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What to Know Before You Go


"Chocolate Sunday: A Chocolate Affair"
3 p.m. to 5 p.m. Sun., Feb. 12
Omni Royal Orleans Hotel, 621 St. Louis St., 486-5511

Wow, timing is everything, ain't it? There was a time, not too long ago, when the word "chocolate" didn't create such backlash. Indeed, only the most sugar-intolerant would disagree with the delights brought by that lovely cocoa bean. But here we are, shouting and haranguing, when really we should be coming together. So let's, shall we? The fine folks at WYES had no idea that their fundraiser could become the punchline to a joke, but nevertheless the annual "Chocolate Sunday" gala offers us a chance not only to get decadent in the most harmless way imaginable but also to show support for local public broadcasting. This year's event featuring chocolately offerings from dozens of sources including Bayona, Blue Frog Chocolates (duh), Chocolate by Design (double-duh), Hubig's Pies and Bacco. Don't miss the chocolate fountain or the cooking demonstration by Chef Jon Petrie of the Delgado Culinary Arts Department. Tickets $25 in advance ($20 seniors), $20 each for parties of six or more; advance tickets available through WYES or at Blue Frog Chocolates. Day-of-event tickets $30. — David Lee Simmons


Fahnlohnee Harris
5 p.m. Sun., Feb. 12
Trinity Episcopal Church, 1329 Jackson Ave., 670-2520;

If Esquire magazine had moved to New Orleans a year ago, surely it's "Women We Love" issue would have included Fahnlohnee Harris, if for no other reason than she not only has the coolest- looking name but also the coolest- sounding name. (It's pronounced FAH-low-nay. Nice.) The same could be said for this Liberian-born beauty in general, for not only does she possess model-quality looks but also a sweet soprano of a voice that is operatically trained yet woefully under-exposed to New Orleans audiences. Maybe you saw her in bit parts in locally shot films such as Ray (as one of the Raelettes), Runaway Jury (as one of the jurors) and The Skeleton Key (never mind), or for her brief stint co-hosting the TV show Louisiana Jukebox . As part of the Trinity Artist Series, the veteran of such locally produced stage works as Little Shop of Horrors and In Walks Ed returns from her new home in L.A. to perform a program in celebration of Black History Month with a mix of songs, stories and poetry. Free admission. — Simmons


Empire: New paintings by Keith Perelli
Through March 2
d.o.c.s. gallery, 709 Camp St., 524-3936;

Keith Perelli is one of those accomplished New Orleans artists whose work doesn't fit neatly into any particular category. His eccentric way of putting himself into his canvases in period costumes and surreal settings enlivens his current Empire series of paintings, which he says reflects his interest in comparing "current events with the founding of America and the former glory of the English Empire." Here he employs 18th century dress and exaggerated portraiture as an allegory for "the current administration's marketing of patriotism, fear of terrorism and religious beliefs É ." A New Orleans native, Perelli attended UNO and the Foundation Ratti's Advanced Course in the Visual Arts, where he studied with Alan Kaprow in Como, Italy. He currently teaches drawing and painting at the New Orleans Center for the Creative Arts. — D. Eric Bookhardt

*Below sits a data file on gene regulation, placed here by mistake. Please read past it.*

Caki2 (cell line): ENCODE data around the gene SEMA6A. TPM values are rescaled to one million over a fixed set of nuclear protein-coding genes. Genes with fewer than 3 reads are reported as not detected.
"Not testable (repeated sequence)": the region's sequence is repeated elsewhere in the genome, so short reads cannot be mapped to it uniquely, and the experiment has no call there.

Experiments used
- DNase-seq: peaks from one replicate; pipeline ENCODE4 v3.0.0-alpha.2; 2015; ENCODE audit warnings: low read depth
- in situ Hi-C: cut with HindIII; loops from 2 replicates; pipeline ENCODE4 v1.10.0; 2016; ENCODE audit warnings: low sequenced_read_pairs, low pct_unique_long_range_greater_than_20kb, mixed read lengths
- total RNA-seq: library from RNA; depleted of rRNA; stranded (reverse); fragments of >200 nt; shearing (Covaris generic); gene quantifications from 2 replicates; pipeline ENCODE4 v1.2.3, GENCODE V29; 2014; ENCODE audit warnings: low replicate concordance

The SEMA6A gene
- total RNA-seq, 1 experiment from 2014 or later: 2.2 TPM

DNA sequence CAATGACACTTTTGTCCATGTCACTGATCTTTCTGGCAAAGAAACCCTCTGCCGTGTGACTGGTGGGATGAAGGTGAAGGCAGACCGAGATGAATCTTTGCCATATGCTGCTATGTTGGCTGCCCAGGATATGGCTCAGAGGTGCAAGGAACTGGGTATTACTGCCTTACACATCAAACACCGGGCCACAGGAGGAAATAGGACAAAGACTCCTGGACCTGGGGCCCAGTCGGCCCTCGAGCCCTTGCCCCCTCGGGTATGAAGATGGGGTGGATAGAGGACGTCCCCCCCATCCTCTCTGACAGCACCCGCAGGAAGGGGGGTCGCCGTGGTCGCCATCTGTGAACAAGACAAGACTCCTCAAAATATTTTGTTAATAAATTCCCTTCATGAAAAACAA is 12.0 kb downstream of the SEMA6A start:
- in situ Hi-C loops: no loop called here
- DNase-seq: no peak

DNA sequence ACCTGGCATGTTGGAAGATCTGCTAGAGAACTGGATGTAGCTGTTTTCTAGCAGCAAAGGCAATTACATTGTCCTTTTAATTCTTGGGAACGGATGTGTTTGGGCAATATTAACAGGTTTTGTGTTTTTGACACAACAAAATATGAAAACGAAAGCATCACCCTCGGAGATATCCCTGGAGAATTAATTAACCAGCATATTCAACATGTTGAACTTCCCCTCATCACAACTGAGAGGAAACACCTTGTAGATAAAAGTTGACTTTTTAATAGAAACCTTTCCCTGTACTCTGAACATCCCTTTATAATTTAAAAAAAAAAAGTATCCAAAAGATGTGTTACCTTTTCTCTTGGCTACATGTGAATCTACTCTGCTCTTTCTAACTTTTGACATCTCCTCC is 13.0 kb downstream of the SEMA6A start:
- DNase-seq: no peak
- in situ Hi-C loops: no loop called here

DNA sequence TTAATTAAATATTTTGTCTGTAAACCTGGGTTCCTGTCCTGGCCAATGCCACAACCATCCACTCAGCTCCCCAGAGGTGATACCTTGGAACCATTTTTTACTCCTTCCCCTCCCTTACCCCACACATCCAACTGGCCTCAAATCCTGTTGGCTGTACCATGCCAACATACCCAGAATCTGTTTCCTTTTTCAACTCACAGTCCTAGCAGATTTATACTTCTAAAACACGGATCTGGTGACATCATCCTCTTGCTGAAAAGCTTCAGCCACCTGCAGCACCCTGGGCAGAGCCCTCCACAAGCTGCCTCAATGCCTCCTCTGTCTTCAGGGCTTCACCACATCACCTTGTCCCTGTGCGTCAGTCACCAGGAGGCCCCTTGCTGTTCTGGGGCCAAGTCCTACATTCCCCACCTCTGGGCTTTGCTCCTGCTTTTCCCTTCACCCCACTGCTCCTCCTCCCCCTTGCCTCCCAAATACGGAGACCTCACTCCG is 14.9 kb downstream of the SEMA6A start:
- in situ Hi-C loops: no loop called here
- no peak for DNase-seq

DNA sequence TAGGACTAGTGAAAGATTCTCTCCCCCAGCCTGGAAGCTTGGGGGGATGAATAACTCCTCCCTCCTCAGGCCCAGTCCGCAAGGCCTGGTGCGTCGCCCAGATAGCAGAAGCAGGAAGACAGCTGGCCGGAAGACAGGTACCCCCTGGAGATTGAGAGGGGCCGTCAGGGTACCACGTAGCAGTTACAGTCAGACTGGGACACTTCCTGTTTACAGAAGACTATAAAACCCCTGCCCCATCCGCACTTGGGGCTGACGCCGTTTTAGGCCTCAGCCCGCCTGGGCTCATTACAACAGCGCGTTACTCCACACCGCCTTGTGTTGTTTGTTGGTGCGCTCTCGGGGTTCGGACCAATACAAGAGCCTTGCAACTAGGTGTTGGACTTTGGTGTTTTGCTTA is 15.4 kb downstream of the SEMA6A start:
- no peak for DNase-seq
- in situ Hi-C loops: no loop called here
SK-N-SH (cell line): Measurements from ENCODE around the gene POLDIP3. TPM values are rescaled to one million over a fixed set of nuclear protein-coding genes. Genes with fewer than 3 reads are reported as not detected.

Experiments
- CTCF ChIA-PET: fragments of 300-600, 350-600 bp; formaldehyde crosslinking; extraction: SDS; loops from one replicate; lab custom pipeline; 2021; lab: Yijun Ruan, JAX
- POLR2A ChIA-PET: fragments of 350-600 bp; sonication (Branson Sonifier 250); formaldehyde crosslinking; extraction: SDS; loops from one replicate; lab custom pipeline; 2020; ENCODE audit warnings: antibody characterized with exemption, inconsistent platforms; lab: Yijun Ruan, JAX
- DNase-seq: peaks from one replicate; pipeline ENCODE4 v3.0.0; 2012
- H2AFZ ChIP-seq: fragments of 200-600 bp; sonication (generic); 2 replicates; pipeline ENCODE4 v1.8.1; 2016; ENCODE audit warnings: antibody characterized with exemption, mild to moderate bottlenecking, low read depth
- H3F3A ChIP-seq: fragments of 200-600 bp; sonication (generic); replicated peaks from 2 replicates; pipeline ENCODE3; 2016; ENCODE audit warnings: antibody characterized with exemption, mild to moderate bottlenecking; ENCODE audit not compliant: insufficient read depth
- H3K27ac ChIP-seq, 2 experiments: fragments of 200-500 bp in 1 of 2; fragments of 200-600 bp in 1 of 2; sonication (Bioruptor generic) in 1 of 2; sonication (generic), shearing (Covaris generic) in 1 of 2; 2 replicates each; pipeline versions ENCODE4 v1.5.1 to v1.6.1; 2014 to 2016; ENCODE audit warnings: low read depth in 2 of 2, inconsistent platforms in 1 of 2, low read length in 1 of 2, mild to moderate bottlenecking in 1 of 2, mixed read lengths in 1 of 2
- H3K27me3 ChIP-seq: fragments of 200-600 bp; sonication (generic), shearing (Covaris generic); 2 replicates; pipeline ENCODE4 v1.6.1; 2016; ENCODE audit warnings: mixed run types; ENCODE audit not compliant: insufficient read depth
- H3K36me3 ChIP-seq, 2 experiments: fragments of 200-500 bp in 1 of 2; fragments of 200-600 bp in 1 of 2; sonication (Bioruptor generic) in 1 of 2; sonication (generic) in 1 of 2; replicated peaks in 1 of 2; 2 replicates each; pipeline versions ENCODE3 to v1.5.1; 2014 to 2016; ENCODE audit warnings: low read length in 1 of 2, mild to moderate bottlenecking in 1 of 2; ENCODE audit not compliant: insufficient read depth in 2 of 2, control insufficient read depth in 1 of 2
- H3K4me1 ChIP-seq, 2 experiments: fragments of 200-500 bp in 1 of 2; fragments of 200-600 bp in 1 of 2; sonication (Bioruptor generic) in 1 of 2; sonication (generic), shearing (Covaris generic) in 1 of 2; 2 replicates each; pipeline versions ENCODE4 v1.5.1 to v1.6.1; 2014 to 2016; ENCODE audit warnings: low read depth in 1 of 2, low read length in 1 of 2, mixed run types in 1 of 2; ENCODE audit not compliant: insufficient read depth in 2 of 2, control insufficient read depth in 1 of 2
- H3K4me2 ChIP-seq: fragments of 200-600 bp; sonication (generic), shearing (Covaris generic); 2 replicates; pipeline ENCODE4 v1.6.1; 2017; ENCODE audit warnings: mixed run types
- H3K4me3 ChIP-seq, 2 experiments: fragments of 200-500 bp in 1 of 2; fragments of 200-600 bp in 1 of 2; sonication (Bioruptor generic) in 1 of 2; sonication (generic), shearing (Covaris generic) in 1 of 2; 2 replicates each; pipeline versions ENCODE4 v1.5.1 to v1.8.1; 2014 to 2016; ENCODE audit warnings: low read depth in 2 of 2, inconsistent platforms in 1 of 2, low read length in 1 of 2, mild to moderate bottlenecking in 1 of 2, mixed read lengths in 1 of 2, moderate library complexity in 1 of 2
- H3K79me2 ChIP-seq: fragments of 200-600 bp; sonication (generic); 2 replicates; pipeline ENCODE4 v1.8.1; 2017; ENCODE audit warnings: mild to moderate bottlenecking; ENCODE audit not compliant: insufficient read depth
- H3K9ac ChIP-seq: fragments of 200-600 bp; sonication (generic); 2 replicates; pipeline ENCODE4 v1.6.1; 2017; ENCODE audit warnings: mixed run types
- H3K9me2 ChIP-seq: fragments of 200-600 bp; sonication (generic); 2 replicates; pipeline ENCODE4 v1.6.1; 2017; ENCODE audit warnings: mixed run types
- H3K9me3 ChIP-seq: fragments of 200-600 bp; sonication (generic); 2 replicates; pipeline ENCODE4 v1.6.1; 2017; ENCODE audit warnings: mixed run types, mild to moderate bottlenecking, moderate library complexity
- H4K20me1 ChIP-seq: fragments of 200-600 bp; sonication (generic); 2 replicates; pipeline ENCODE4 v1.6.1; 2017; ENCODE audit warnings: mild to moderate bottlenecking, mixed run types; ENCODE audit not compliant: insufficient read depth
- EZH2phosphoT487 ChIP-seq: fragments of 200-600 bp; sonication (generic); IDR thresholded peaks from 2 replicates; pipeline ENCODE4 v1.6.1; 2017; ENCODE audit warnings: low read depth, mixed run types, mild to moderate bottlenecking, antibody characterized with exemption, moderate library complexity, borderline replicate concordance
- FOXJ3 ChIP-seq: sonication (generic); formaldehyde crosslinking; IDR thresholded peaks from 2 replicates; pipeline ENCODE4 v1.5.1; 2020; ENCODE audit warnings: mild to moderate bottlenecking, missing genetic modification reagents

Canal Place Cinema reopening
Starts Fri., Feb. 11
Landmark Canal Place Cinema, The Shops at Canal Place, 333 Canal St., 363-1117;

You remember independent film, right? Character-driven plots. Feisty, personal stories. Literary source material. Breakthrough directors, writers, actors. Ah, the good old days. And maybe you even remember Canal Place, which, despite its little quirks and flaws (non-stadium seating, long concession lines, etc.) provided an oasis for us more artsy-fartsy types who weren't addicted to blockbusters. (Well, not as much.) Canal Place, like the mall it calls home, is back, finally, and ready to resume its programming of more independent fare. And hats off to the cineplexes for at least making some effort to fill the void in the interim. Hint: Next time: Considering showing Capote sooner before Baton Rouge does, OK? Canal Place springs back into action with two Oscar-nominated works: Ang Lee's brilliant Brokeback Mountain and the local premiere of Mrs. Henderson Presents (pictured), the latter of which is directed by Stephen Frears and features Dame Judi Dench and Bob Hoskins as London musical producers during the blitz of World War II. "Just as there will always be an England," writes L.A. Times film critic Kenneth Turran, " there will always be a certain kind of English film: the highly polished entertainment, well-acted, genteelly amusing and impeccably turned out." Also showing is another new local premiere: Imagine Me & You . The future looks even brighter, with regular runs scheduled for The Three Burials of Melquiades Estrada , Tsotsi , Thank You for Smoking and The World's Fastest Indian . Call for showtime and ticket information. — Simmons

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